What Happens if I am Charged with Assault and Battery on a Family or Household Member in Massachusetts?
If you face charges under Massachusetts General Laws Section ___ for assault and battery on a family or household member, your case will proceed according to the following court process. You will be arraigned on the charges, meaning that you will be formally advised of the charges. At the arraignment, the court will enter a not guilty plea. In a domestic case, condition could be set at the arraignment. The most common is no abuse of the victim. However, if the victim is in court, the victim may seek a restraining order. Since you are charged with criminal complaint at that time, it is generally unwise to contest the issuance of the 209A order as you would realistically need to testify to have any chance of it not getting issued. When you are charged with a criminal accusations, you do not want to make statements about the case that can be used against you. That is why in most cases, I would advise a client not to contest the 209A order and not to testify at this hearing. It is unlikely a judge would decline to issue the order if the victim testified to the allegations in the 209A affidavit. If you have little or no record, you would not have to post bail. If you have a history of defaulting for court or prior criminal charges, the court may set bail.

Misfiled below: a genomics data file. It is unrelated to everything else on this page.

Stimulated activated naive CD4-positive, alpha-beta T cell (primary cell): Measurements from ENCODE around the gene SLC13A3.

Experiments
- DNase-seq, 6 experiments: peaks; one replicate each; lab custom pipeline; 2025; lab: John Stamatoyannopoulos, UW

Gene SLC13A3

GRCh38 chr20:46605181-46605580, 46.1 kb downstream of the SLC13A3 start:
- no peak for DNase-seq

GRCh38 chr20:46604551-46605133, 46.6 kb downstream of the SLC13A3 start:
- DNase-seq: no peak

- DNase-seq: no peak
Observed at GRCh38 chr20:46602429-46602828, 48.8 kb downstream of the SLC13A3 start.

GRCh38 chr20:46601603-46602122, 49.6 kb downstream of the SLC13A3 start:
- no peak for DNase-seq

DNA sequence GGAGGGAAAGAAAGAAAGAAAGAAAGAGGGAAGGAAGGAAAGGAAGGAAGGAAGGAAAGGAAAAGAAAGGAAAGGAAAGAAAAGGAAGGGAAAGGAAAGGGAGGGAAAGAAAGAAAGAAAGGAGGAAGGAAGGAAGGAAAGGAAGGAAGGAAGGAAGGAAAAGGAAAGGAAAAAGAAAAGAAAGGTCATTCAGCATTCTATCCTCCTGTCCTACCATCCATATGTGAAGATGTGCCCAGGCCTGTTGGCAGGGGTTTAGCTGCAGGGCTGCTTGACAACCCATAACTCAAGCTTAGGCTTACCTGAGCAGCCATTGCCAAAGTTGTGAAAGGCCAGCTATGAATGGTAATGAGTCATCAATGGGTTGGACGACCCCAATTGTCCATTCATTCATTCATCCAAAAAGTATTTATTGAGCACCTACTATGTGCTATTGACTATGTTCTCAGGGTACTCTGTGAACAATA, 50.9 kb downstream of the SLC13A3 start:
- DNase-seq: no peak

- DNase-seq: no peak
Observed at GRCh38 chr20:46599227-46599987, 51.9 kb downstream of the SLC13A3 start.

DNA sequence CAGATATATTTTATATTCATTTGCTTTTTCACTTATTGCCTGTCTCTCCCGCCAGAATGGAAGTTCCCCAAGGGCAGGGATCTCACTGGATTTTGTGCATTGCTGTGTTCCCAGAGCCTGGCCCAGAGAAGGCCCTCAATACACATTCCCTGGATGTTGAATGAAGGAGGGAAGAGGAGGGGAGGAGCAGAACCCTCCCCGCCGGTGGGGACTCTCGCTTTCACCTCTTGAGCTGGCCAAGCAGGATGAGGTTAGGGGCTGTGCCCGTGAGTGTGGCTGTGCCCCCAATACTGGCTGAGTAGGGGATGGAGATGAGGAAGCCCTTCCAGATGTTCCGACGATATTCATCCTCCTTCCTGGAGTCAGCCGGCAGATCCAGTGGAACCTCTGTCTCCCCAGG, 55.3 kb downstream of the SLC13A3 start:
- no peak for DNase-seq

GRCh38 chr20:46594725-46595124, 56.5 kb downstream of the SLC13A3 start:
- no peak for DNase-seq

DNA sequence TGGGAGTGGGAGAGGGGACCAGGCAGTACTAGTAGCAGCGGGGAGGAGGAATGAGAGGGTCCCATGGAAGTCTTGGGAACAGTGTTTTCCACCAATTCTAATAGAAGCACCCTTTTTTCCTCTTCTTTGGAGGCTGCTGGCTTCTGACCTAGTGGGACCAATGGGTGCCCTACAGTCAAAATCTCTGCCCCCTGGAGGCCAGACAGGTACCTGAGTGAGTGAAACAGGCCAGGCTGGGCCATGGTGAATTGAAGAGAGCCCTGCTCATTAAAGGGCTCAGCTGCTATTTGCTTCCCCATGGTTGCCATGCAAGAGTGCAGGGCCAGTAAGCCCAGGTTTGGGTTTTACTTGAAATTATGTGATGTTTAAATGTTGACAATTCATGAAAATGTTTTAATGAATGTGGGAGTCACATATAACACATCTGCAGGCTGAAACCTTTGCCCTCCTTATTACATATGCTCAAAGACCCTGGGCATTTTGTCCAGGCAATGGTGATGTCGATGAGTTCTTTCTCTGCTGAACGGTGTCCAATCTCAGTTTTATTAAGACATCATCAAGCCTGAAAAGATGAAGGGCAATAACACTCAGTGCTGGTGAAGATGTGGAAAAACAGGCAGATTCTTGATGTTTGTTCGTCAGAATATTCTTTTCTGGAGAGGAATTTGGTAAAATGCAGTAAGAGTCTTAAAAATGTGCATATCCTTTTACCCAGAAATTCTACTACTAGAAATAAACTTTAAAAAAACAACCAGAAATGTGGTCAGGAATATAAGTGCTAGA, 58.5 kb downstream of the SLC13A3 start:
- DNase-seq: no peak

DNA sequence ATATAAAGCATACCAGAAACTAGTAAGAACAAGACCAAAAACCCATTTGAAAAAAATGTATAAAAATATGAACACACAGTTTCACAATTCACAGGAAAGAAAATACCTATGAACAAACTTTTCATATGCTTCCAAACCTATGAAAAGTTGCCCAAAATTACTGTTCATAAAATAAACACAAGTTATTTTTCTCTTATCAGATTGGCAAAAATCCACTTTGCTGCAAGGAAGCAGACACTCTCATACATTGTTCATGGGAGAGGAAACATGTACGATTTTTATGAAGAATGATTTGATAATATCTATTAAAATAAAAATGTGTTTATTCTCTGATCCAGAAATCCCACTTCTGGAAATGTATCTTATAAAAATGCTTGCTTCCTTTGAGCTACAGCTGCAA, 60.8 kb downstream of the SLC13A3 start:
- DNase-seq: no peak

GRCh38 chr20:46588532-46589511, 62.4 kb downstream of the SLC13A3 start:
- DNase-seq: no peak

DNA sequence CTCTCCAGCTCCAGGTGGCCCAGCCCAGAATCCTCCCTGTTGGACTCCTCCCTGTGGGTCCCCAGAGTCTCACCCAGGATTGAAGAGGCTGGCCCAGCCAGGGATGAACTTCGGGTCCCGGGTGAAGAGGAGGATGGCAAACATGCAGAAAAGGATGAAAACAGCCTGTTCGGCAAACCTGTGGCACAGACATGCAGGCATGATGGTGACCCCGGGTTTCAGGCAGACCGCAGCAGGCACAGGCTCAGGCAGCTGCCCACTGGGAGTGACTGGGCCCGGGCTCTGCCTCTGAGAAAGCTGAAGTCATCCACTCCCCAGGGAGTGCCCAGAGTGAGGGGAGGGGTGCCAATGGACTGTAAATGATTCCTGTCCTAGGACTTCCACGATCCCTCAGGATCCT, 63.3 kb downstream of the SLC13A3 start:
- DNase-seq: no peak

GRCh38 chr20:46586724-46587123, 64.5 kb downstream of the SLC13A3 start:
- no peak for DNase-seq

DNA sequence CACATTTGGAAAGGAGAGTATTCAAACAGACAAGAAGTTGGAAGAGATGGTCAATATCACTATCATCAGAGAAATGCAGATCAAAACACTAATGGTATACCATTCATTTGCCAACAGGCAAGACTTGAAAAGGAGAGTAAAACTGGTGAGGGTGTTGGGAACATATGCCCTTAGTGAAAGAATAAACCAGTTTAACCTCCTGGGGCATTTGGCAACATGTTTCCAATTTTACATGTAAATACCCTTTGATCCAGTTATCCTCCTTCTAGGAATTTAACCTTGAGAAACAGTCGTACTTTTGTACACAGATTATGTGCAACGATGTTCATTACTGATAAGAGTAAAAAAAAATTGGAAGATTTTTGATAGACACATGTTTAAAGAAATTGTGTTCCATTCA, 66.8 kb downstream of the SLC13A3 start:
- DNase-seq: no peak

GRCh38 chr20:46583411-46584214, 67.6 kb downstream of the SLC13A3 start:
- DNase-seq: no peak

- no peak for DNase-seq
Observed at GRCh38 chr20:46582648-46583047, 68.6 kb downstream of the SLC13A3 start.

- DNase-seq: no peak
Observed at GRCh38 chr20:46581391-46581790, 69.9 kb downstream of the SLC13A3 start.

If there is an additional charge of Strangulation in addition to the assault on a family or household member, the Commonwealth could request a Dangerousness hearing to hold you without bail. This is referred to as a 58A hearing. At this hearing, the Commonwealth has to establish that no conditions of release can assure the safety or the public and the victim. This is a high standard to meet. If you are charged with Strangulations, you should have a lawyer for the arraignment.
After the arraignment, the next date is a pretrial hearing. In many cases, the alleged victim will not be on board with the prosecution, meaning they want to have the case dismissed. If this is the case, your charges will not immediately be dismissed. The prosecutor will attempt to prove the case without the alleged victim's cooperation. To do this the prosecutor will need any of the three pieces of evidence:
- 911 call
- Admission from you to the offense
- Independent witnesses who can testify to what occurred.
If none of those three pieces of evidence are present, the case is likely to eventually get dismissed. If you have questions about the charge of Assault and Battery on a Family or Household member, call Attorney DelSignore to discuss your case.